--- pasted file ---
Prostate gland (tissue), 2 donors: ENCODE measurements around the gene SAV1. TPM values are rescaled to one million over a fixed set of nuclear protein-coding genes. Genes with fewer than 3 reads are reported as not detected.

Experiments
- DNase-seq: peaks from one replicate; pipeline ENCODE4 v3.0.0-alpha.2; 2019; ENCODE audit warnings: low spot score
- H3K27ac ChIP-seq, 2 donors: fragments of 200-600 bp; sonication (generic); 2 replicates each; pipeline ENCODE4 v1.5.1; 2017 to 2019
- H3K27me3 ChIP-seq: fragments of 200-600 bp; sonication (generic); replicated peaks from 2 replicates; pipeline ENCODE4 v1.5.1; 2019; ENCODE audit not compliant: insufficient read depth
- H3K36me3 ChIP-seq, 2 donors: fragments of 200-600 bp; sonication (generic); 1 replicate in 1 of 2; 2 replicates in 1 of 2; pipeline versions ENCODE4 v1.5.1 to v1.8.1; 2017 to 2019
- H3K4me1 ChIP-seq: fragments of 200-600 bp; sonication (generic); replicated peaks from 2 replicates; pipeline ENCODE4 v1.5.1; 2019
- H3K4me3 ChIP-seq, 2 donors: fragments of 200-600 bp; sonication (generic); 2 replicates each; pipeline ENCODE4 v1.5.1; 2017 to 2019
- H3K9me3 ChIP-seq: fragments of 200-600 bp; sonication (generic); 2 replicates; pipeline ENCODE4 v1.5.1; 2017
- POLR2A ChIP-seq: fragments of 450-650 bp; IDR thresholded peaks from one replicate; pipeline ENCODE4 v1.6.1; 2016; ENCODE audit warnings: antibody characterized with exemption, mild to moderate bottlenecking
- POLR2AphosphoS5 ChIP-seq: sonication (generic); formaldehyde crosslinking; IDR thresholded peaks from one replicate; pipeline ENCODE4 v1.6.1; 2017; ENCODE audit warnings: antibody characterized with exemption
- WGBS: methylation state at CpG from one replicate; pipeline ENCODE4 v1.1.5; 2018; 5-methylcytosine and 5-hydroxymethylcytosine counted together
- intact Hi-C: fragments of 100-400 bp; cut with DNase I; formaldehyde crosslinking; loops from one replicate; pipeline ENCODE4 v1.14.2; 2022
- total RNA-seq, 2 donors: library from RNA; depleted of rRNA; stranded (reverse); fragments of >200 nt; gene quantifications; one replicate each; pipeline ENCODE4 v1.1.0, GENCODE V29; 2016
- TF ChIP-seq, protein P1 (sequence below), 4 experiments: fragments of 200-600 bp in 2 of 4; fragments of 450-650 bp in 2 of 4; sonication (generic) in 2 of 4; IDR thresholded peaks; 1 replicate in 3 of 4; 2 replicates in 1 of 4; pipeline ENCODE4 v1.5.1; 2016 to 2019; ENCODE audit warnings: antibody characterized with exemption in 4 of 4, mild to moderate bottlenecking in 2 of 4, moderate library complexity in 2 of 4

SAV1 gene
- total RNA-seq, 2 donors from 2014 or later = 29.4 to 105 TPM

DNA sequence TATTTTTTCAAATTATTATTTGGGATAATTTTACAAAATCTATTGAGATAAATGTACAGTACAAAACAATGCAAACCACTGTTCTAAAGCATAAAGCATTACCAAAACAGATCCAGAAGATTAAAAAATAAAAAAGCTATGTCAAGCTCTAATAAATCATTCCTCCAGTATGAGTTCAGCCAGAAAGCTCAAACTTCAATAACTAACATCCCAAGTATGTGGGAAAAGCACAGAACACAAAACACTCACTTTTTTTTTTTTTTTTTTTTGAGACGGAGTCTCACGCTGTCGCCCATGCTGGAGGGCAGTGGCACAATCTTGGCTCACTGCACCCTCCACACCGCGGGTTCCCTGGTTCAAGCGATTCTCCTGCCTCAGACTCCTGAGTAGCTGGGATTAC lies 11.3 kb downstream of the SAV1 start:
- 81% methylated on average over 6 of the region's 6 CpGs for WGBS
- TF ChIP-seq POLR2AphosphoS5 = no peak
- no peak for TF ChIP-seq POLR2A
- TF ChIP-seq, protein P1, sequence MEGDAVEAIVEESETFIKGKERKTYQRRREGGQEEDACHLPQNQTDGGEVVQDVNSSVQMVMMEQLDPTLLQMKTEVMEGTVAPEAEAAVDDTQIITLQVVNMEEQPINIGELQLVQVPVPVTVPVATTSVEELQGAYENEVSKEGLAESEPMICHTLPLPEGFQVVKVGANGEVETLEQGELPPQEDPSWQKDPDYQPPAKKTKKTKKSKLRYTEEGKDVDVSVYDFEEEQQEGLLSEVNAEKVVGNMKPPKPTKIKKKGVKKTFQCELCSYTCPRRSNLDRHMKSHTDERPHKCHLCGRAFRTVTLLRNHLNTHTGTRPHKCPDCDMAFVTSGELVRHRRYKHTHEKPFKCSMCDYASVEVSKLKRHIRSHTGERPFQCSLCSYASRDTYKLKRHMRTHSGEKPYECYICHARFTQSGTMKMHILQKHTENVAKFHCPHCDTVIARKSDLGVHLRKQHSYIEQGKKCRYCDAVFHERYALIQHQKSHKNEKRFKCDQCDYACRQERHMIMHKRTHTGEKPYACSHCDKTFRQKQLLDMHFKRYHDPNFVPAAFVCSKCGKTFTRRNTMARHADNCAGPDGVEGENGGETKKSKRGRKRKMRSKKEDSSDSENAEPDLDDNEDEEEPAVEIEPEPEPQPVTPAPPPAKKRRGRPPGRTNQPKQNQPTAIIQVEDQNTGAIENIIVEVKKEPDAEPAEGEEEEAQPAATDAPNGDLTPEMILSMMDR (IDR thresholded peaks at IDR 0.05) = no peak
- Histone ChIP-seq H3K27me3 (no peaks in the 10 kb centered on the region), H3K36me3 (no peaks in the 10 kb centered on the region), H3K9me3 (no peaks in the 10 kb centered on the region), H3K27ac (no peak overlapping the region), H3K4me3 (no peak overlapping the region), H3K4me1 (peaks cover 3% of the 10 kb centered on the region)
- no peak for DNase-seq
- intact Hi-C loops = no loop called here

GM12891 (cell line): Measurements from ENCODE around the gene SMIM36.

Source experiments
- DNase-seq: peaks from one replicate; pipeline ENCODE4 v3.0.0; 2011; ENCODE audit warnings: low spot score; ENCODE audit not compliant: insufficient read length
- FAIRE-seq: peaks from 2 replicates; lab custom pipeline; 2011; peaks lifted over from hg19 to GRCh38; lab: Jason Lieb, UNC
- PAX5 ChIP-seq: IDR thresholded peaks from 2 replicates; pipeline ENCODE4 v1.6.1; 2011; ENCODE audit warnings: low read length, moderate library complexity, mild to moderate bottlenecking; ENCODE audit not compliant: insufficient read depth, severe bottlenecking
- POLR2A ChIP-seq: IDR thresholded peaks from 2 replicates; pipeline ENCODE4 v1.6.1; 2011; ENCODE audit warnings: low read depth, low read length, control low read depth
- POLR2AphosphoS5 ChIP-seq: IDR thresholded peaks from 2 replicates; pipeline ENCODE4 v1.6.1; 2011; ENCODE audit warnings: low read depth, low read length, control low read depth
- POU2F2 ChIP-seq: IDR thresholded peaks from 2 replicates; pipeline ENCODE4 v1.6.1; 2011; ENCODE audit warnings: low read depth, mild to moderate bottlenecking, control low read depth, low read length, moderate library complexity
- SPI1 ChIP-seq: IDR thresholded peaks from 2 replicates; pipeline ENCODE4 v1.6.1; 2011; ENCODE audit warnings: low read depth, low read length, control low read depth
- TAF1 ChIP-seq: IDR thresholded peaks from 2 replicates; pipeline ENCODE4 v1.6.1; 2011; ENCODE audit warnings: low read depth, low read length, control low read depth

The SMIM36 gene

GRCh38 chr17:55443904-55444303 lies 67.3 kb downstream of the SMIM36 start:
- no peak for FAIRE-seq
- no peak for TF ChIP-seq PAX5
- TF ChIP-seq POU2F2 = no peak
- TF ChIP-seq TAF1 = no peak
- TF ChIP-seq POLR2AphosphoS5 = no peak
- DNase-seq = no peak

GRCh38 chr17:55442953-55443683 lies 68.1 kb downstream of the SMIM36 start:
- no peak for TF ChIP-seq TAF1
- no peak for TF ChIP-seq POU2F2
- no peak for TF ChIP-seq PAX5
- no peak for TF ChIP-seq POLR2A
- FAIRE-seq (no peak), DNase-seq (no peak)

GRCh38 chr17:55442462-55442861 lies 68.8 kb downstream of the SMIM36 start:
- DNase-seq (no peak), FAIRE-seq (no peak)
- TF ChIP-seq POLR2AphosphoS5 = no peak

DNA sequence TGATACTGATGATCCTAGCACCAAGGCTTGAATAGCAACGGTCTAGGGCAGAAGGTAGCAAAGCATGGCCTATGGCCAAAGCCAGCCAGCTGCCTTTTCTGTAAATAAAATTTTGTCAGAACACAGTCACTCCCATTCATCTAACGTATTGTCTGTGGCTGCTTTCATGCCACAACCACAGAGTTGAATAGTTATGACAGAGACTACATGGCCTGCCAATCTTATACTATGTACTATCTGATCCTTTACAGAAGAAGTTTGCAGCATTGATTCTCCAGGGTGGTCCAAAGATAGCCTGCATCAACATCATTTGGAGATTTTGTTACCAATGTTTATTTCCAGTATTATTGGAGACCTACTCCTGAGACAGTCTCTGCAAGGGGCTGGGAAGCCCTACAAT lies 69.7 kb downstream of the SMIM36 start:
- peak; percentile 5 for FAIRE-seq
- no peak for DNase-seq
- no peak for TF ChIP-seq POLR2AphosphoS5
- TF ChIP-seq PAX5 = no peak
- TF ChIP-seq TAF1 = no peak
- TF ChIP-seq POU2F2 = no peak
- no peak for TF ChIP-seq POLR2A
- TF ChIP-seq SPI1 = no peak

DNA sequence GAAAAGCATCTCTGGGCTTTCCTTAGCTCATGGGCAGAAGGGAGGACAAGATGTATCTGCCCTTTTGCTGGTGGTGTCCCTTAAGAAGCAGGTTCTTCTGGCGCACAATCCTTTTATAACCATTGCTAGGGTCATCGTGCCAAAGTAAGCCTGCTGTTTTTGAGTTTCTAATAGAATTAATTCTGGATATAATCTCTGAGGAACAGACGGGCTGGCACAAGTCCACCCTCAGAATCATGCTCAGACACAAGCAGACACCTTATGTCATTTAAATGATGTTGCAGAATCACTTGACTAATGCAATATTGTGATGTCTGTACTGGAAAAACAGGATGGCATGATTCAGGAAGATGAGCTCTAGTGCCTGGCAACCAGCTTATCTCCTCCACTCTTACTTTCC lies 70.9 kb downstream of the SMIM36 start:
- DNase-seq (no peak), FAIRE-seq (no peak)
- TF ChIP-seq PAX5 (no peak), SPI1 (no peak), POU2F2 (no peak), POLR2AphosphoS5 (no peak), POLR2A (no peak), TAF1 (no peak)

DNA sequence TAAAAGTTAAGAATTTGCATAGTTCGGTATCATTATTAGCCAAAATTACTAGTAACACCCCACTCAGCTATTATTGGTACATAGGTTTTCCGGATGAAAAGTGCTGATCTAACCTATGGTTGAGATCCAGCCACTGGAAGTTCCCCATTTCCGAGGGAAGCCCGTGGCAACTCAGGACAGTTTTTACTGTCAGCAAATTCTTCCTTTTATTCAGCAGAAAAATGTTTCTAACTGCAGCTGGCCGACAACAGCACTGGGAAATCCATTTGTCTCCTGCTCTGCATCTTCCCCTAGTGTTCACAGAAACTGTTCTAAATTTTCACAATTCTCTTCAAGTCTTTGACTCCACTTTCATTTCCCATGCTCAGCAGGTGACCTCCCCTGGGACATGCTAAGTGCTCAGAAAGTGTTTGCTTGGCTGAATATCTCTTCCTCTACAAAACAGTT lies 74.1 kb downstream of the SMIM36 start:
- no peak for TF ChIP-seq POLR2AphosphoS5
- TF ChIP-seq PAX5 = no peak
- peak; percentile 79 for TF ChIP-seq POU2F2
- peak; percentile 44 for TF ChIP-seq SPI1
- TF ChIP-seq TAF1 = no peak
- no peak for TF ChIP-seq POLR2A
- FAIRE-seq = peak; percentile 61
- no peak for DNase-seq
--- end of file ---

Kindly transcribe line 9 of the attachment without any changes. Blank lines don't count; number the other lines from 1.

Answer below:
- H3K9me3 ChIP-seq: fragments of 200-600 bp; sonication (generic); 2 replicates; pipeline ENCODE4 v1.5.1; 2017